Failed Attempts at Subterfuge: The Irish Revolt and Germany

April 25th, 2016

German intelligence in 1912 began planning for eventual war with Great Britian by exploring what parts of the British Empire could be effectively subverted in time of war.  At the time German intelligence identified two main places where British Imperial power was not well regard: in the Muslim areas of the Indian subcontinent, and in Ireland.  Other areas of British control, such as Hindu India and relations with several commonwealth states were considered possible points of pressure, but were not felt to be as vulnerable to outright revolt as the first two groups.

Efforts at encouraging an Irish revolt surrounded supporting various factions of Catholic Irish Republicans.  The main problem with this support was that the Germans had no real connections to these groups and little political synergy.  Monarchist German intelligence officers had difficulty attracting the attention of Irish patriots, and Irish patriots often felt dealing with Germany would hurt rather than help their cause.  A further problem was that Germany at the time did not want to provoke Great Britian in case it could be seperated from France at the 11th hour.  No real headway could be made with an Irish underground until after war was either declared, or close enough that if the plot was discovered it would not ruin other German foriegn efforts.  

Although various intelligence groups in Germany were better suited to subvert Ireland, much of the contacts with the Irish revolutionary groups were handled directly by the German foriegn office, often by diplomats such as Zimmerman and Bernstorf.  German diplomats felt, probably correctly, that interfering in Ireland too openly could cause international problems outweighing the problems it would cause Great Britian.  Many collaborators such as Roger Castment would feel later that Germany was not actually interested in a successful revolt, but in diverting British attention and troops to Ireland with the threat of a revolt.  A British soldier stationed in Ireland for a revolt that never came was more useful than one who spent a few months clearing up a revolt that actually made it out of the planning stage.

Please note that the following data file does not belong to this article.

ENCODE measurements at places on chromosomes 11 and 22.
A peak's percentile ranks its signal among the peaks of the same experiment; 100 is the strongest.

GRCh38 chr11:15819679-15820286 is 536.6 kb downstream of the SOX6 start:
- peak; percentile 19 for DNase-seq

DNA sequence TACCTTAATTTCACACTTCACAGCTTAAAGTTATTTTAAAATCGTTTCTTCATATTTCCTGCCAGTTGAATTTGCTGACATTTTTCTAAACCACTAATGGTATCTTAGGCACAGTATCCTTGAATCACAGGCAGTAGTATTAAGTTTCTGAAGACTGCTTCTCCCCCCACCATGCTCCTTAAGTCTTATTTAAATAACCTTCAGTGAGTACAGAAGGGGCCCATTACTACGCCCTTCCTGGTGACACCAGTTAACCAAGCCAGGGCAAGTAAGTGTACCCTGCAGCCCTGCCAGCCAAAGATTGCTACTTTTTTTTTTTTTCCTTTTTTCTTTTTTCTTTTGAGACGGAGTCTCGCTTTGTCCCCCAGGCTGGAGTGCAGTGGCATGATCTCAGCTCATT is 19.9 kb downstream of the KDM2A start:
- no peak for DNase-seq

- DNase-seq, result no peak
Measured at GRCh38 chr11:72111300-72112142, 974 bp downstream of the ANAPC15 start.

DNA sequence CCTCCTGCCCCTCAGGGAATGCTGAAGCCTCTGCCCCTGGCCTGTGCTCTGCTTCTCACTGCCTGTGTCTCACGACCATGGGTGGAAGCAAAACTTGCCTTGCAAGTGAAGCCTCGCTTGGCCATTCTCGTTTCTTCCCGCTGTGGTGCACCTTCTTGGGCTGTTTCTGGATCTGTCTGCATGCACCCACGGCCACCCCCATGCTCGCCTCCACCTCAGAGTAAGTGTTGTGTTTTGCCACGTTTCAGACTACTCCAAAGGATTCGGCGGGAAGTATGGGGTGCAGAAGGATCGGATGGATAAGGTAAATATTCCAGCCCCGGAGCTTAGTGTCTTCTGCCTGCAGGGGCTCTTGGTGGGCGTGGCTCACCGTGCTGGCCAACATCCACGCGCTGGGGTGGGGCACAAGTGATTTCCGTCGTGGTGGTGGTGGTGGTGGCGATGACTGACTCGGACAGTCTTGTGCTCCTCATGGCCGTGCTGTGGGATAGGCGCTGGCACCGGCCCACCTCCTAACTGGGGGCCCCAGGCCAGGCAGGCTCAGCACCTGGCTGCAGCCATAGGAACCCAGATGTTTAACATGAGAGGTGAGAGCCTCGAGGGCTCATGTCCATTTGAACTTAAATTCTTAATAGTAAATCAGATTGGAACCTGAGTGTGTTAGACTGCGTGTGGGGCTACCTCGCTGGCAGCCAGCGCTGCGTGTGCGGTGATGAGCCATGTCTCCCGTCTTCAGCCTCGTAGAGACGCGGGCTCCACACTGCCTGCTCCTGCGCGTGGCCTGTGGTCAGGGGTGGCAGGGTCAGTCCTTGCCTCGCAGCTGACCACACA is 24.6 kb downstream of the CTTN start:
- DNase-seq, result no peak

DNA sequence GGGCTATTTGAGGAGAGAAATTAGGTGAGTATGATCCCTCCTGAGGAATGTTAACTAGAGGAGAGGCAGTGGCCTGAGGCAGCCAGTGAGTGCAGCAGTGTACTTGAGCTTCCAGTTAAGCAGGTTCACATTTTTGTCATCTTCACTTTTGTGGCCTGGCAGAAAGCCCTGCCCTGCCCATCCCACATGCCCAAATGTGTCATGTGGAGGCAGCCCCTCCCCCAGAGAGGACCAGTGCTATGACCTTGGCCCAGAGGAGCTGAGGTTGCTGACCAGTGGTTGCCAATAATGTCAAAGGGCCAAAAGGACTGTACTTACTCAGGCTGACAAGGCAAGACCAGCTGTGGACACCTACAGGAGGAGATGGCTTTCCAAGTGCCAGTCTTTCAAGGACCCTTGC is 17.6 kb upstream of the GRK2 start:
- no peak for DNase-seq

Roger Castment came to the attention of the Germans when he publicaly supported the Howth gun-running incident, a public relations campaign aimed at bringing the Irish Republican movement popular support among the average Irish citizen.  Castment was a former diplomat who had resigned from the service and now spent his time advocated a wide range of causes, including Irish independence, and was aqcuanted with pre-war diplomatic circles.  Although not trusted by the more militant Irish, and lacking clear support for his mission, he began seeking to recruit an Irish Brigade from Irish prisoners in Germany in September 1914, and arranged for a shipment of Nagant rifles to be landed in Ireland by steamer.

The problem for German plans was that, from their view, the Irish were not the reliable partners they had hoped.  German orders - transmitted through contacts such as Castment, were usually ignored by Irish rebels and no coordination was found possible between German planners (who had arms and equipment to offer) and Irish resistance brigades.  Recruiting Irish soldiers for German service proved impossible: most were volunteers and few had any sympathy for their former enemies.  In addition, Bristish intelligence had penetrated German intelligence in many places.  Roger Castment's lover Adler Christensen had betrayed Castment in 1914, and much of the German communications with Castment were compromised when they were intercepted on international telegraphy cables and decoded.

In the end the Easter Uprising would occur with little German assistance as a true independence movement and fail for lack of weapons to face British combat troops, and the Irish "second front" Germany hoped for was not to arise.

East Uprising Starts in Ireland

April 24th, 2016

Royal Sovereign, second of the Revenge class battleships, commissioned

April 18th, 2016

Gabrielle Petit, Belgian spy against the Germans, executed

April 1st, 2016

Revenge, first of the Revenge-class battleships, commissioned

February 1st, 2016